Iran’s nukesThe past as prologue? Iran’s nuclear weapons project

Published 14 May 2018

In a major coup, Israel’s intelligence operatives smuggled tens of thousands of documents from Iran’s nuclear weapons archive – the existence of which Iran had denied – which show the methodical steps Iran took between 199 and 2003 to build nuclear weapons. Two nuclear weapons experts say that the very existence of the archive is proof that Iran not only lied about its past nuclear weapons plans, but also about its future plans.

In his declaration that the US would withdraw from the 2015 deal with Iran, aka the Joint Comprehensive Plan of Action (JCPOA), U.S. President Donald Trump stated that the information about Iran that Israel uncovered in January and publicly revealed on 30 April is “conclusively showing the Iranian regime and its history of pursuing nuclear weapons.”

Yet, many reactions to the Israeli exposure of Iran’s secret nuclear archive were much colder. Supporters of the JCPOA spoke in an almost unanimous voice, repeating the same messages. “There is nothing new here,” they concluded. “We knew all along Iran was lying and that it had a nuclear weapons program,” explained U.S. and European politicians involved in the negotiations over the agreement. European Union foreign policy chief Federica Mogherini said of the Israeli revelations that the deal “was put in place exactly because there was no trust between the parties; otherwise we would not have required a nuclear deal to be put in place.”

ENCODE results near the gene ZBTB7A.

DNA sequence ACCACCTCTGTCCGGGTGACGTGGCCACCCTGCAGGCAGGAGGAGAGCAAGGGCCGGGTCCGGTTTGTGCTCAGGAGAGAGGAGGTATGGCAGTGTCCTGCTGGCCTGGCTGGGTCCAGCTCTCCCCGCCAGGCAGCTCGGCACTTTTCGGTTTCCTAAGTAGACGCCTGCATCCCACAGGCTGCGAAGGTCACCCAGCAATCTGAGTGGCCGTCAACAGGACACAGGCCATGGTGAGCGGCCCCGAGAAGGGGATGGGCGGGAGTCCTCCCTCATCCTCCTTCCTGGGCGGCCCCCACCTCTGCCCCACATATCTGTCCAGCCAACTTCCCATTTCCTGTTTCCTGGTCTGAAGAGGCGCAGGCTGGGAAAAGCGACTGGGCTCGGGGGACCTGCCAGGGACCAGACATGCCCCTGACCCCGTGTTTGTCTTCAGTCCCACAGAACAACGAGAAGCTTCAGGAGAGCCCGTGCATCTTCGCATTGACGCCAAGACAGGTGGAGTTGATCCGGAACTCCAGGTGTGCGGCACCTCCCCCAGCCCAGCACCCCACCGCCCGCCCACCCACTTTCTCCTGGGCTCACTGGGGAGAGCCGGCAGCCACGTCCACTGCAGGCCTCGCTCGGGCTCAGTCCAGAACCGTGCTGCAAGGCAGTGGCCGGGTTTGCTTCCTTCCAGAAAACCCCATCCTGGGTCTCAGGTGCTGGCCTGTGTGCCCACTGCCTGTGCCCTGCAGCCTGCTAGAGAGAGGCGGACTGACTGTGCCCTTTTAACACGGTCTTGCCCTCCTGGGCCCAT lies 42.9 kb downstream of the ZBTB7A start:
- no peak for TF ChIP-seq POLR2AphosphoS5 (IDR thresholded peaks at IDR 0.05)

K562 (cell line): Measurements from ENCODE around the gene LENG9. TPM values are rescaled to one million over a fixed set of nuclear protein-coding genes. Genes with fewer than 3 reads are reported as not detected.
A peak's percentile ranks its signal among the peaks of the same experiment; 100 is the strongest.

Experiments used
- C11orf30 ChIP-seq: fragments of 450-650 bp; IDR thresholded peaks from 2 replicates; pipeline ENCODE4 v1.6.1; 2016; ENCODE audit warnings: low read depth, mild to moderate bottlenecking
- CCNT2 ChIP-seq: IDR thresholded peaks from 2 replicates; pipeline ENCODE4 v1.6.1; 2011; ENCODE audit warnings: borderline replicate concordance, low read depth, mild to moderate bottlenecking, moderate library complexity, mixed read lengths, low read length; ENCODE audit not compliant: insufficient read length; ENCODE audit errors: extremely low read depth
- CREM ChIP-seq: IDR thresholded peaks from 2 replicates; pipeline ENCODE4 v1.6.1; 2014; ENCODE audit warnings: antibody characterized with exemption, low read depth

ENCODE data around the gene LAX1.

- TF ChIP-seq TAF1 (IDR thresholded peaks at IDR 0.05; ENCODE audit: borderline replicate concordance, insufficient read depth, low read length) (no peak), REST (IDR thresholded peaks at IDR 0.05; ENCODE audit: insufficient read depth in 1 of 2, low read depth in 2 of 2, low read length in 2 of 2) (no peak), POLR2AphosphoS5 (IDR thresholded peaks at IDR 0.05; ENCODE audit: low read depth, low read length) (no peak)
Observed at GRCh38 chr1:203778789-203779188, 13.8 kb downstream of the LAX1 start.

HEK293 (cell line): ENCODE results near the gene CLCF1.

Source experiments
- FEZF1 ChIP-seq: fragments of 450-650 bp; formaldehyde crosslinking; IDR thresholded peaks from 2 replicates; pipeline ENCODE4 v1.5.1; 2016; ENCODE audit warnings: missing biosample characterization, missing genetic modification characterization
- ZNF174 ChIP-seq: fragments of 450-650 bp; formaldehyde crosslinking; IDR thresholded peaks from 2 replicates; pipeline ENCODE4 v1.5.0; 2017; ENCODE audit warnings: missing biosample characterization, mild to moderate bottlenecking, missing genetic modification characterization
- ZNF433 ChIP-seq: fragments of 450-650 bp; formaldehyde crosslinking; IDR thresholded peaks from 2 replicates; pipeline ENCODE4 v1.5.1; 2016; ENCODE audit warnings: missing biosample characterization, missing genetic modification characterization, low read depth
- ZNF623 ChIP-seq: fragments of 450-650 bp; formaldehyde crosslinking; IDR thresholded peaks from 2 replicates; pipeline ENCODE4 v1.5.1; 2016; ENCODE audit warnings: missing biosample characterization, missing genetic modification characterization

Leading non-proliferation analysts soon followed suit. Mark Fitzpatrick claimed that “all of it was information that the International Atomic  Energy Agency (IAEA) already had and has already commented on.”

Jeffrey Lewis detailed in his blog how many of the details Netanyahu was pointing to in his presentation were already noted in the IAEA’s 2015 final assessment of the nuclear activities in Iran. That report provided a stamp of approval for the JCPOA to go ahead. Some argued that the head of the IAEA, Yukiya Amano, was pressured by Obama Administration officials at the time not to offend the Iranians and to make sure his report had enough positive language in it to pass the bar for the deal to come into force.

In a blog post on the website of the Australia/Israel & Jewish Affairs Council (AIJAC), Tzvi Fleischer writes that there is a major problem with the automatic responses, playing down the importance of material obtained by the Mossad from the heart of Teheran. It is simply not true that Israel found nothing new in Teheran’s nuclear archive.